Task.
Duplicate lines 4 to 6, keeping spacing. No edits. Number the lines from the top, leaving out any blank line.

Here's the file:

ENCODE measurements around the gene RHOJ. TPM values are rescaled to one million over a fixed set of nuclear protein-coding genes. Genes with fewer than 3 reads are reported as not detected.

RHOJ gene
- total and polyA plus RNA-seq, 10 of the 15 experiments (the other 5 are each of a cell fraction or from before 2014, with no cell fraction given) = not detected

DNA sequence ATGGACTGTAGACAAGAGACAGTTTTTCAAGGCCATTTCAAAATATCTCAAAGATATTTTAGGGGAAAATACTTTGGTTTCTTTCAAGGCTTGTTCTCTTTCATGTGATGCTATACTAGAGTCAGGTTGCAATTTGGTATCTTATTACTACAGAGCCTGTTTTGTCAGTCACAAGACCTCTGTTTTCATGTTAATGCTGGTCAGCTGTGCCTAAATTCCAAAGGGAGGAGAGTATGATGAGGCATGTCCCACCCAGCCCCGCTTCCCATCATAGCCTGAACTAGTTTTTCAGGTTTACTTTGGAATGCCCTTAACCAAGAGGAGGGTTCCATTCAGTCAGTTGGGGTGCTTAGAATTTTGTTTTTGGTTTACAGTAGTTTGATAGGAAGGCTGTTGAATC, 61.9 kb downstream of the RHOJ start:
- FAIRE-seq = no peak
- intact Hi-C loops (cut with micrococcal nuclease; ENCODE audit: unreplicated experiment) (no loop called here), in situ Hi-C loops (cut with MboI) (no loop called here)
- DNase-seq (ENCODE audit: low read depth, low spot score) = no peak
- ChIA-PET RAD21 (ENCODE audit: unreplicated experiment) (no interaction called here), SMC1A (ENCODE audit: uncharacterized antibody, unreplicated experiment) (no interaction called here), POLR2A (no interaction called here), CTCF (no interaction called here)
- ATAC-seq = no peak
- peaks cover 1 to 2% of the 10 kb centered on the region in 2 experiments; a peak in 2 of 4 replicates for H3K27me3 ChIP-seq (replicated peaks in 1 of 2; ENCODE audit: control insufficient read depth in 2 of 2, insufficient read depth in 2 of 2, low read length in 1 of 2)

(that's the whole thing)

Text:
DNA sequence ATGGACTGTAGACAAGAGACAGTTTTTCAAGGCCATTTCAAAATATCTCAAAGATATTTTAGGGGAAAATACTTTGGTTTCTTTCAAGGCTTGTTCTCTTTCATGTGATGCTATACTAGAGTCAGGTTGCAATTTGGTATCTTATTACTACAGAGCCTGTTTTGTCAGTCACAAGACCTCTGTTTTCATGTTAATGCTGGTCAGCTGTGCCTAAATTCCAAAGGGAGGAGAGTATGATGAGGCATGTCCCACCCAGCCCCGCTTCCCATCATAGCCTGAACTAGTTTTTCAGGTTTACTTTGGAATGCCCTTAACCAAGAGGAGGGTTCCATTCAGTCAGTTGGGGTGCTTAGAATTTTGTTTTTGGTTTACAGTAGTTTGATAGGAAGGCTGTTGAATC, 61.9 kb downstream of the RHOJ start:
- FAIRE-seq = no peak
- intact Hi-C loops (cut with micrococcal nuclease; ENCODE audit: unreplicated experiment) (no loop called here), in situ Hi-C loops (cut with MboI) (no loop called here)